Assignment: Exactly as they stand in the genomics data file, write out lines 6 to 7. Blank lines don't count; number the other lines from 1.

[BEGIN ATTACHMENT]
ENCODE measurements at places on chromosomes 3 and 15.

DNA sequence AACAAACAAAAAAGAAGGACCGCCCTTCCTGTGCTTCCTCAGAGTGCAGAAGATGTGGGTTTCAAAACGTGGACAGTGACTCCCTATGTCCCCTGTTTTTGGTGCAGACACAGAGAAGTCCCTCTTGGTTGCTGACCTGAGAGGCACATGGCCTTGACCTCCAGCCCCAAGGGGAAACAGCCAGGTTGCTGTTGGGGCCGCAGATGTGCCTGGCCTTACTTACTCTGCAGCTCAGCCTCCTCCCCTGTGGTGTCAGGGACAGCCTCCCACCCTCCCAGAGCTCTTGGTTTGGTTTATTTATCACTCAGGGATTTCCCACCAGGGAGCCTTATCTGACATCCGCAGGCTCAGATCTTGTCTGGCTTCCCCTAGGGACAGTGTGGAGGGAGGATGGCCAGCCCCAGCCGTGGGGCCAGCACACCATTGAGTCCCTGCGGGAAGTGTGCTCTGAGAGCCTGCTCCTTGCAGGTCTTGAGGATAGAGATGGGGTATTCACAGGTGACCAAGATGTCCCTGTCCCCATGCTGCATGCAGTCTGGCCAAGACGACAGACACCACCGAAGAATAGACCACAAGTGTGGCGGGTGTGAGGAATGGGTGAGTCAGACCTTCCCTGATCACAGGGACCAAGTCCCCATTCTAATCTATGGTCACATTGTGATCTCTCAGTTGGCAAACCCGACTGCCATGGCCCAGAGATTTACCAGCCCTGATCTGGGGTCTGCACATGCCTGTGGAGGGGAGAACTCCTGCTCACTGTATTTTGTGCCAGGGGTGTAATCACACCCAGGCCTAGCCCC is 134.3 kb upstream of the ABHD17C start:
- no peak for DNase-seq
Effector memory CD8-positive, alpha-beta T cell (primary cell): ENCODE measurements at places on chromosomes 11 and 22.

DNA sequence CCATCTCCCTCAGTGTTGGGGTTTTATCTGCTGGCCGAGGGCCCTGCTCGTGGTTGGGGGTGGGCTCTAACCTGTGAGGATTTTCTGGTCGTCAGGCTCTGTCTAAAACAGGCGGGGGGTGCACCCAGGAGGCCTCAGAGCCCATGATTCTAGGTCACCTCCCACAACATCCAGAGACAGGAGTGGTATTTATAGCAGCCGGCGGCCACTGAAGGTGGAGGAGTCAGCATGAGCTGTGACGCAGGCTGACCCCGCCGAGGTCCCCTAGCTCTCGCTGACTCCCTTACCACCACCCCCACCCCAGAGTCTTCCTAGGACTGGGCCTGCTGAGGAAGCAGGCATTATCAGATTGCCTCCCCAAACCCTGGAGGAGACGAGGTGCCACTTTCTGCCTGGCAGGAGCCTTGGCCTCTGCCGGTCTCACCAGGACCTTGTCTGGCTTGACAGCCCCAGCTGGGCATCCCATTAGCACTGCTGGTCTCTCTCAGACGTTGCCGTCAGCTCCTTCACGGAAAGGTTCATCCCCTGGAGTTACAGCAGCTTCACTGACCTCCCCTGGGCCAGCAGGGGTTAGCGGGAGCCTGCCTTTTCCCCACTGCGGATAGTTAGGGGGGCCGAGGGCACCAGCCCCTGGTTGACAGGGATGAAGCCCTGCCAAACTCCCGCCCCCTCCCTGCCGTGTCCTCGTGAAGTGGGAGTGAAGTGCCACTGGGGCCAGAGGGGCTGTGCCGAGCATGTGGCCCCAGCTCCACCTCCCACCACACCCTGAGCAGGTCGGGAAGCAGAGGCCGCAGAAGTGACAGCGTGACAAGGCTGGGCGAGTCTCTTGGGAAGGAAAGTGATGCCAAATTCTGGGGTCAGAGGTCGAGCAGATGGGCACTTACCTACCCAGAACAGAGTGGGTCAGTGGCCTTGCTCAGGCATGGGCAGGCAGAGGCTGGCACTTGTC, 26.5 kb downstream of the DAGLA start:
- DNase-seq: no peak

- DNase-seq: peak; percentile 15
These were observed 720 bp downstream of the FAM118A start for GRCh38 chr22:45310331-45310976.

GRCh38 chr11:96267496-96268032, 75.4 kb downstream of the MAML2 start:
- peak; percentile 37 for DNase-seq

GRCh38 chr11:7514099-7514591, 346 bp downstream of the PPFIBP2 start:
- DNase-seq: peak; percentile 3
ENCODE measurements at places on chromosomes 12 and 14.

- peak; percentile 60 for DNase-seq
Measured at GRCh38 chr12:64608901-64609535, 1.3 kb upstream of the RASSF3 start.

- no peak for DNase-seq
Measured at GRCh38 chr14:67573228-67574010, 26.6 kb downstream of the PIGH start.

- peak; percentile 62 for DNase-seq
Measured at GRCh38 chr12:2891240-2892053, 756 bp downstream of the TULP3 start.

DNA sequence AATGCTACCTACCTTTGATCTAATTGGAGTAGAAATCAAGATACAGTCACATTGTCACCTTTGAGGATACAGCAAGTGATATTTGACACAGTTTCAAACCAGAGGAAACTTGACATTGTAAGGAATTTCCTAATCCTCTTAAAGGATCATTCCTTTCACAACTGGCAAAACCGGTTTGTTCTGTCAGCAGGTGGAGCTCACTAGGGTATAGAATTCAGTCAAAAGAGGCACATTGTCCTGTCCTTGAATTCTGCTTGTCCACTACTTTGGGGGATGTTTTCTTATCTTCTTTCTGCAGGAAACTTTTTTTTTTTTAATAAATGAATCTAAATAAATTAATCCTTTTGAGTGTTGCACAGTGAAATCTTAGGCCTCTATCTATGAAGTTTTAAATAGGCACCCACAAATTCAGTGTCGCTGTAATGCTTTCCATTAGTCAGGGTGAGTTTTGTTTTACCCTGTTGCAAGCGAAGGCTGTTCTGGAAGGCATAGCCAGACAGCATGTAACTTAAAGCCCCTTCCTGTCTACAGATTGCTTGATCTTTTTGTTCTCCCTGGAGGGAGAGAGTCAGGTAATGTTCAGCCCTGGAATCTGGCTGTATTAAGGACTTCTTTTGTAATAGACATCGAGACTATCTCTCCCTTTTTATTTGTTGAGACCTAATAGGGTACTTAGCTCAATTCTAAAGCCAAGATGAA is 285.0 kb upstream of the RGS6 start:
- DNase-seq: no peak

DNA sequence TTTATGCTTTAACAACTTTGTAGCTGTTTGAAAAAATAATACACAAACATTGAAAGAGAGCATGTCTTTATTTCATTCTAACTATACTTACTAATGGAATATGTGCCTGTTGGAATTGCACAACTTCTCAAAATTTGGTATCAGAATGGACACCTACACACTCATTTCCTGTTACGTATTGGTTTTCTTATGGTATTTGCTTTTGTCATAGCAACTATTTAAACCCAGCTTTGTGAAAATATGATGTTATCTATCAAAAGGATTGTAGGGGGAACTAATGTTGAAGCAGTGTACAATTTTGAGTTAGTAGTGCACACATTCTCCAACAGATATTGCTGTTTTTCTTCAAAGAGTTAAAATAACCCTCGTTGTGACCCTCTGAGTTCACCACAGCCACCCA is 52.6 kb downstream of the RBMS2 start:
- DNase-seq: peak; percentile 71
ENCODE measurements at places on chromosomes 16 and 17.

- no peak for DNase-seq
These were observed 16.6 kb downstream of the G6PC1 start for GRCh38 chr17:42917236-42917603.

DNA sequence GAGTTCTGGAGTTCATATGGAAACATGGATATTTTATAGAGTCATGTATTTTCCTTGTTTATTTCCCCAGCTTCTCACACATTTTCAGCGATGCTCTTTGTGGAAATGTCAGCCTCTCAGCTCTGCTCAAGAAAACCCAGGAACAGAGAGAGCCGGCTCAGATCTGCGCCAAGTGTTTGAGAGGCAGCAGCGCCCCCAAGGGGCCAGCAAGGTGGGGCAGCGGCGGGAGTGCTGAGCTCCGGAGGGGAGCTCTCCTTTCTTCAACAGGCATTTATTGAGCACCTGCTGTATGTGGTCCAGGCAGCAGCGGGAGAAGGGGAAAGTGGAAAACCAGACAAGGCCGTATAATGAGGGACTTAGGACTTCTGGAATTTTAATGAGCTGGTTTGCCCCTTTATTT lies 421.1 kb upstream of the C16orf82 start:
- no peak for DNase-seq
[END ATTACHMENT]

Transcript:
- DNase-seq: no peak

- DNase-seq: peak; percentile 15